Study links outreach to vaccination rates
A six-month study by the Ohio State Center for Clinical and Translational Science shows the impact that written instructions and active electronic medical records can have on vaccination rates. Drug Store News reports that the experiment used a pool of 2,500 patients over age 60 who had not received the shingles vaccine (EHRs helped identify the unvaccinated), and then split them among three scenarios: some received shingles vaccine information via e-mail, others via postcard, and still others by way of information conveyed at a doctor's visit.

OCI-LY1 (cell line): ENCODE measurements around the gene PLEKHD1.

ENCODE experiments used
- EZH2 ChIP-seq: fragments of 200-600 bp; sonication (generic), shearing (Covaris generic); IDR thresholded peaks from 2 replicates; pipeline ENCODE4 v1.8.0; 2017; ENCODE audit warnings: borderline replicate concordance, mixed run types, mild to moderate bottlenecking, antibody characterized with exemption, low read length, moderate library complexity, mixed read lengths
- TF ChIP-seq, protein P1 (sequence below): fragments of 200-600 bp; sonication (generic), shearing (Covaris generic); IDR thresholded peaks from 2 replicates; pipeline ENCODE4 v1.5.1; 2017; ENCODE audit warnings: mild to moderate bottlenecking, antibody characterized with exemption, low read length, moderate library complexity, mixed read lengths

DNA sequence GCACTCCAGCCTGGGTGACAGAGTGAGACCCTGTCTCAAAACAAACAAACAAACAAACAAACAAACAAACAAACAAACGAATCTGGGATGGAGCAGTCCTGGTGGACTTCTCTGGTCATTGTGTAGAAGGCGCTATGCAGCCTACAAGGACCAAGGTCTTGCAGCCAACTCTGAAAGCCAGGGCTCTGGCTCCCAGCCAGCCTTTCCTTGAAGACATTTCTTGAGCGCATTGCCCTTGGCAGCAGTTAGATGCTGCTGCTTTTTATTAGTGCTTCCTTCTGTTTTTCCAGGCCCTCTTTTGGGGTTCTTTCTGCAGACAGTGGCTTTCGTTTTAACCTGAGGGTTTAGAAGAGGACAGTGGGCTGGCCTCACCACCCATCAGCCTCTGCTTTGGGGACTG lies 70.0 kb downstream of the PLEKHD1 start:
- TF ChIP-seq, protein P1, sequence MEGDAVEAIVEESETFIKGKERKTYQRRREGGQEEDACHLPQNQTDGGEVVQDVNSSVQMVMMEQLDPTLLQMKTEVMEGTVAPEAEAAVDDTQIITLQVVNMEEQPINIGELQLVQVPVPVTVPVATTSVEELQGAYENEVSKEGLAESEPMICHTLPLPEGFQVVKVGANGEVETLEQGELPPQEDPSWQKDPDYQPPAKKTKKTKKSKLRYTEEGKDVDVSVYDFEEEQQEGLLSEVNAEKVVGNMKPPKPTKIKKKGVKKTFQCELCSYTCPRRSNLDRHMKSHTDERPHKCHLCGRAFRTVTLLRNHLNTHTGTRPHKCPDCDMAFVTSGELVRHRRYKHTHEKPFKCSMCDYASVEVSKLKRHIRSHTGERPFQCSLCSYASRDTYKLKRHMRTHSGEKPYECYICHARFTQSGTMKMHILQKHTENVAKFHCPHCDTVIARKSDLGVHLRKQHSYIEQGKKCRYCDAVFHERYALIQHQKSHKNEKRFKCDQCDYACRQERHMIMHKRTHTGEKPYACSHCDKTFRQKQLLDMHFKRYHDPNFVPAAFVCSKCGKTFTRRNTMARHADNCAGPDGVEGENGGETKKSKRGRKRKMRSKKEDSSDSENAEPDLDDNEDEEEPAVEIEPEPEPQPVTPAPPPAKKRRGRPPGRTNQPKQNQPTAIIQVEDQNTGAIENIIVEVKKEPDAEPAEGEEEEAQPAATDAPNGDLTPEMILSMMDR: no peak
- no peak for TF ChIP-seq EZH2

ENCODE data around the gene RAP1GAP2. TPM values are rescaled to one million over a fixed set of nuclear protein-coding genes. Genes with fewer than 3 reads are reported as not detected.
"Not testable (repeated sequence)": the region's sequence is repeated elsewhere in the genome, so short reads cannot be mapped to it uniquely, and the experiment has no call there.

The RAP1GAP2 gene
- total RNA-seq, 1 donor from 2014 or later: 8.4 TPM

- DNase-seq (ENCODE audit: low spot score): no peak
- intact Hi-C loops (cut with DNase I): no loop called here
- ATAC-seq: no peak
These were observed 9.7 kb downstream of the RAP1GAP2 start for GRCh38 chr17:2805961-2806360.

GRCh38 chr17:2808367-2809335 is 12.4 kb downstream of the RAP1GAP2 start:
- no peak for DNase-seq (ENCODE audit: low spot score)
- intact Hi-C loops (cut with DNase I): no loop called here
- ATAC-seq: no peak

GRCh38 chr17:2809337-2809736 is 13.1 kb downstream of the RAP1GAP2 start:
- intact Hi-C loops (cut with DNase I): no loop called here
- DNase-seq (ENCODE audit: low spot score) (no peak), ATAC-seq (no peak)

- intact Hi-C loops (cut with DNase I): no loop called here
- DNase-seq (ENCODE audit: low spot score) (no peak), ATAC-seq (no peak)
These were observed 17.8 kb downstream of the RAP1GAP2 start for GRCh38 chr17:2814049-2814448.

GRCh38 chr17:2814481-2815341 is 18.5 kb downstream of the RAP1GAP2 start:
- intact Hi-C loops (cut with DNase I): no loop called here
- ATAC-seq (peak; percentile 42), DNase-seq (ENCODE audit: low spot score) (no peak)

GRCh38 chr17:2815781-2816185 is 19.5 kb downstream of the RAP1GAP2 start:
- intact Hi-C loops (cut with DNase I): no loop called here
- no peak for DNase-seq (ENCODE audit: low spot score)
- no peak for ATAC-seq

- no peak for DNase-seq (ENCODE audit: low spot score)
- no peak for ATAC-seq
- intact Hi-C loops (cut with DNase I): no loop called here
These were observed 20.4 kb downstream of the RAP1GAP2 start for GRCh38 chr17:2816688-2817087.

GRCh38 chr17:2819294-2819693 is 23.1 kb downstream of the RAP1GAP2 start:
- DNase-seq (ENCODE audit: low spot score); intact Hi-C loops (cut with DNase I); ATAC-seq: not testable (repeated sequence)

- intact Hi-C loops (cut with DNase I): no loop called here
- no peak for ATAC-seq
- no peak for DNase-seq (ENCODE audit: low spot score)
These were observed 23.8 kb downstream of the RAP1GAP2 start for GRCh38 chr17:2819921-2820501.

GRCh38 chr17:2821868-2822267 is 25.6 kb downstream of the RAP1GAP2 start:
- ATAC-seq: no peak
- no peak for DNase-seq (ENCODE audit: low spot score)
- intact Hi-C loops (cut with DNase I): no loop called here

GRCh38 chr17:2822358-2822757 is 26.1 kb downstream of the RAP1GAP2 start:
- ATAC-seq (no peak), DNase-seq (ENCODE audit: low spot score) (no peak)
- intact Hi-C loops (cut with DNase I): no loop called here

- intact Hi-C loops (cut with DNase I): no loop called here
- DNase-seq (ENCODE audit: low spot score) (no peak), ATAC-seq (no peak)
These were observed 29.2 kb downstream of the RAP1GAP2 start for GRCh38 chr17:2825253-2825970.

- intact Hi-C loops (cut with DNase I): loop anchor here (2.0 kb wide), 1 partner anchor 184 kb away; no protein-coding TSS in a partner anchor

The result: e-mailed patients with updated EHRs had the highest vaccination rates among the three groups, at 13.2%, compared to the 5% rate of updated EHR patients who did not receive e-mails.
Snail-mail patients also benefited from the contact: the vaccination rate among mail recipients was 5%, compared to 1.8% for those who were not sent information.